Even in this scenario, the PBoC’s cash flow is still positive. It would be paying about $22.5b in interest (a bit more actually, as the RMB would appreciate, increasing the dollar value of RMB payments),and it would be getting about $67.5b in interest.
But $45b in interest income is too small to offset the $105b (unrealized) currency loss on its foreign assets. As the renminbi appreciates, the PBoC’s dollars and euros will fall in value relative to the PBoC’s renminbi liabilities.
My very rough numbers are meant only to give an idea of scale.* They do though highlight the financial problem the PBoC faces as t raises domestic rates (to cool China’s economy) while US rates are falling. Raising rates increases the PBoC’s costs even as falling US rates cut into the PBoC’s interest income.
Dilemma 2. Is a US slump contractionary or expansionary?
It isn’t clear — at least not to me — whether a US slump helps or hurts China. Remember, China’s growth accelerated over the past two years even as the US slowed a bit.
Look at the graph that accompanies Andrew Batson’s article in the Wall Street Journal.
Note that domestic demand contributed less to China’s growth in 2005, 2006 and 2007 than it did in 2003 and 2004. Consumption actually contributed less to China’s growth recently than in the late 1990s. The graphs clearly show that China’s record growth over the past couple of years stems in large part from the record contribution of net exports to China’s growth.
And that contribution came even as the US slowed. See Daniel Gros over at the RGE Europe Economonitor.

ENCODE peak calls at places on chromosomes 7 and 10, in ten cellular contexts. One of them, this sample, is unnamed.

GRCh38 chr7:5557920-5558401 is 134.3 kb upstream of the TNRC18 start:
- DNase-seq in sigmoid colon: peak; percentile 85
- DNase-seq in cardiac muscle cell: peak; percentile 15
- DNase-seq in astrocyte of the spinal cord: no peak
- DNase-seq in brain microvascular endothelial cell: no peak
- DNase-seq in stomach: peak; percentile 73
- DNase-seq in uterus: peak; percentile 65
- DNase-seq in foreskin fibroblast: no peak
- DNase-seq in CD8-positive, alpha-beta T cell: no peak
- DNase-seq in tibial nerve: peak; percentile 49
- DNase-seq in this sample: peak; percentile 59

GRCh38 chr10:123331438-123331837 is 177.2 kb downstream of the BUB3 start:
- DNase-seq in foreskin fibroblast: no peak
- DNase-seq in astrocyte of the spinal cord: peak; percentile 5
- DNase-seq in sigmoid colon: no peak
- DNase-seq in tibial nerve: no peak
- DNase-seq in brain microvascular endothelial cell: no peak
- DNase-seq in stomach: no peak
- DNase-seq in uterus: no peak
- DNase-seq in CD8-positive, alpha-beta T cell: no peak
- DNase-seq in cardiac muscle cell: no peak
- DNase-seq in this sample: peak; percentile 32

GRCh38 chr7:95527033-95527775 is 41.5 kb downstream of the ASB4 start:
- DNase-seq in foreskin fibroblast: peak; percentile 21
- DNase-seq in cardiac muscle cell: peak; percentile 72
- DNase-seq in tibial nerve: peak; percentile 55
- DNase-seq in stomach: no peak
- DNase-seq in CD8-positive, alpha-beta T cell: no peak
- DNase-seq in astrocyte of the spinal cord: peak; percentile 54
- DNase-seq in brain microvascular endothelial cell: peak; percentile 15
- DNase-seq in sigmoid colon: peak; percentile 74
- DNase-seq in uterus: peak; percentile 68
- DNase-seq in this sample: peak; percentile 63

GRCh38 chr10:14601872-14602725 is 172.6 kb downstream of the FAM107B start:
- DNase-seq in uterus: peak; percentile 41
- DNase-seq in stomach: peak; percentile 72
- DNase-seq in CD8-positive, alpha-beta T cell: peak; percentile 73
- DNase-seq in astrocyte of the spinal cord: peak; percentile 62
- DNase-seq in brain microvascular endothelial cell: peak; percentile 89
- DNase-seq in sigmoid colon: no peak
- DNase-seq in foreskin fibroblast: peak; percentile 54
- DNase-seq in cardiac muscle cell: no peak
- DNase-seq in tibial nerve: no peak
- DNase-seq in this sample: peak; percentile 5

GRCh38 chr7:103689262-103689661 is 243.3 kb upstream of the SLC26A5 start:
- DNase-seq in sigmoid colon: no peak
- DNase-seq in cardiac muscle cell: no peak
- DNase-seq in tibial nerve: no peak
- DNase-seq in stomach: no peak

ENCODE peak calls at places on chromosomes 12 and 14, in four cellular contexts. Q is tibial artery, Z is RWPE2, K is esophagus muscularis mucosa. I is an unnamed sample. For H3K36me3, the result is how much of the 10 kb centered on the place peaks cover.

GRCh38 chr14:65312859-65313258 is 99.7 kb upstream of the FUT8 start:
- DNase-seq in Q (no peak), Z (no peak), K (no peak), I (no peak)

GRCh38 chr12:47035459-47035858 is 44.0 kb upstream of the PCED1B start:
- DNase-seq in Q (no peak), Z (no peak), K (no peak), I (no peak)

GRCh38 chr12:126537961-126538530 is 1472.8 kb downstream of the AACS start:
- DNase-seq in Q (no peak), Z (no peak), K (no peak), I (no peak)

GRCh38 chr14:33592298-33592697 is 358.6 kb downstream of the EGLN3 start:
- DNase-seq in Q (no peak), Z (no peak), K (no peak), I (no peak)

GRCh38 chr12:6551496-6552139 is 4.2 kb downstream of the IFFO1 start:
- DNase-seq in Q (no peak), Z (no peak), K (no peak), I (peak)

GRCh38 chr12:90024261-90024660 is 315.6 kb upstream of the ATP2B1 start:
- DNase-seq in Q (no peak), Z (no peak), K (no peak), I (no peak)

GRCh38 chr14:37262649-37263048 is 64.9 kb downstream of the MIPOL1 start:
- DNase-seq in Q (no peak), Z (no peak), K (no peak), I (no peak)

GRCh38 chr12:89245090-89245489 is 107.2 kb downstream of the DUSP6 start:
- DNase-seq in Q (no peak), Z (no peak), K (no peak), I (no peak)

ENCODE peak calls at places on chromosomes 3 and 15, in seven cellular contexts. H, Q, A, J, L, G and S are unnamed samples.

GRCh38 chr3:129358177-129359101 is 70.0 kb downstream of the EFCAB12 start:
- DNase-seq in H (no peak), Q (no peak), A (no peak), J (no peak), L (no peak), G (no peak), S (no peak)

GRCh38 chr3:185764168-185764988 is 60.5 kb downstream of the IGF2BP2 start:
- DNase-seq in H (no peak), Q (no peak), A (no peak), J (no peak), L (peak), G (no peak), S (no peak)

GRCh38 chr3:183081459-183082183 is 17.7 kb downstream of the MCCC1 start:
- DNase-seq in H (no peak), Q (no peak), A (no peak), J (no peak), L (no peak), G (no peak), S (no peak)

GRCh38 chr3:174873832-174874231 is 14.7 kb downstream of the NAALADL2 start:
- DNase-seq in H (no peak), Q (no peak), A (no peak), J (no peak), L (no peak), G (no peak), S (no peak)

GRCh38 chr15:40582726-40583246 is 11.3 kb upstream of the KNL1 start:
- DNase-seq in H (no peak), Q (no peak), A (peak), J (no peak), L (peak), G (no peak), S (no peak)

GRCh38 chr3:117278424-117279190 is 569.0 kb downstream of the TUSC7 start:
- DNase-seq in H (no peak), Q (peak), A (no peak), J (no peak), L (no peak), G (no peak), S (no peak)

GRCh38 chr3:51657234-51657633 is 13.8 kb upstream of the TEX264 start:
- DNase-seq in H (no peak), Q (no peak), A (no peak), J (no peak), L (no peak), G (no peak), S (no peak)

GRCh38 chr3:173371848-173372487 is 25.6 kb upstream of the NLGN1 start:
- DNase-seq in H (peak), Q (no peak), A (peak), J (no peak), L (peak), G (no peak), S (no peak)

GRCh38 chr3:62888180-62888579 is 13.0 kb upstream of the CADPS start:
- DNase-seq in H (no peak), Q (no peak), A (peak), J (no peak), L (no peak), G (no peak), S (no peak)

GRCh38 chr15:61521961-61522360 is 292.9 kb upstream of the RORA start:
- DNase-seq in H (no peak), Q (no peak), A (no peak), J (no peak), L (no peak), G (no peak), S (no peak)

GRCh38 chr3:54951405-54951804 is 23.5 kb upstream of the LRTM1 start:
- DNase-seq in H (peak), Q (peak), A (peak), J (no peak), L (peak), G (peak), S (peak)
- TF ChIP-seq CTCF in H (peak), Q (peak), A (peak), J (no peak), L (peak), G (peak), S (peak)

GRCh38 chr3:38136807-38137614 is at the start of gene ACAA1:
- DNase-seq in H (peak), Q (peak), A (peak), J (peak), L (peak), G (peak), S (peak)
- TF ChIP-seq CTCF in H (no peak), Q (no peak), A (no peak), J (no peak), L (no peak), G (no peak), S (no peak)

A US slump obviously tends to reduce China’s exports to the US — or at least slow the pace of increase. That is obviously contractionary, both directly and indirectly. China’s trade surplus tends to lead to more rapid reserve growth, and that tends to feed into faster money and credit growth. See Mr. Pettis.
But a US slowdown also tends to weaken the dollar and also the RMB, at least so long as the RMB tracks the dollar. As Goldman’s Hong Liang notes, the RMB has depreciated against Europe and most of Asia over the past two years. That has supported China’s exports (at least if you think exchange rates matter) and China’s growth.
There is another link as well: so long as China’s currency tracks the dollar, China has difficulty pursuing a dramatically different monetary policy from the US. Yes, capital controls provide it with a measure of monetary policy autonomy. But the bigger the gap between US and Chinese rates, the stronger the incentive to move money into China — and the more money comes in, the more difficulties the PBoC faces with sterilization. Don’t listen to me; listen to Yu Yongding.
Right now, China is importing a weak currency and loose monetary policy from the US. Over the past two years, the net effect of the US slowdown has been positive — arguably too positive, as China’s economy and markets seem to have overheated.
But there is no guarantee the positive will continue to outweigh the negative, particularly is the US slowdown turns into a recession and Europe also slows.
Chine consequently has to weigh whether to continue to tighten policy — and risk slowing domestic demand growth just when net exports stop contributing as strong to Chinese growth — or whether to in effect follow the US and adopt a more stimulative policy stance and risk adding to already strong inflationary pressures in China.
That is a real dilemma.
China has been holding domestic demand growth back — whether by limiting lending or running a fairly tight fiscal policy. But policy makers can only take their foot off the brakes if they conclude that inflation is no longer a risk. And that is a hard call when inflation is still well above China’s comfort level.
Then again, it isn’t really a dilemma for the PBoC. In China, the PBoC doesn’t call the monetary policy shots. But it is a dilemma for China’s government.